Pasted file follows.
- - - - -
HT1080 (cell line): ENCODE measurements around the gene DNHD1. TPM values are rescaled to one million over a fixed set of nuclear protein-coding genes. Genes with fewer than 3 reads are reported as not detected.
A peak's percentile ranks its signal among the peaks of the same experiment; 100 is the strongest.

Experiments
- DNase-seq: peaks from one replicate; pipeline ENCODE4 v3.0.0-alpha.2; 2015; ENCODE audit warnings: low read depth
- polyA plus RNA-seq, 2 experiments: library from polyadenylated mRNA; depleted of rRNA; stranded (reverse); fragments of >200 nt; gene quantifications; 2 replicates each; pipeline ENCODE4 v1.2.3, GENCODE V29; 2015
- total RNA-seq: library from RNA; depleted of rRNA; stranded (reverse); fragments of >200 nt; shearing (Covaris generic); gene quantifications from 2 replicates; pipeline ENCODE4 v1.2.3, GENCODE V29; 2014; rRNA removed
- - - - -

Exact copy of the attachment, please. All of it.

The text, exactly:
HT1080 (cell line): ENCODE measurements around the gene DNHD1. TPM values are rescaled to one million over a fixed set of nuclear protein-coding genes. Genes with fewer than 3 reads are reported as not detected.
A peak's percentile ranks its signal among the peaks of the same experiment; 100 is the strongest.

Experiments
- DNase-seq: peaks from one replicate; pipeline ENCODE4 v3.0.0-alpha.2; 2015; ENCODE audit warnings: low read depth
- polyA plus RNA-seq, 2 experiments: library from polyadenylated mRNA; depleted of rRNA; stranded (reverse); fragments of >200 nt; gene quantifications; 2 replicates each; pipeline ENCODE4 v1.2.3, GENCODE V29; 2015
- total RNA-seq: library from RNA; depleted of rRNA; stranded (reverse); fragments of >200 nt; shearing (Covaris generic); gene quantifications from 2 replicates; pipeline ENCODE4 v1.2.3, GENCODE V29; 2014; rRNA removed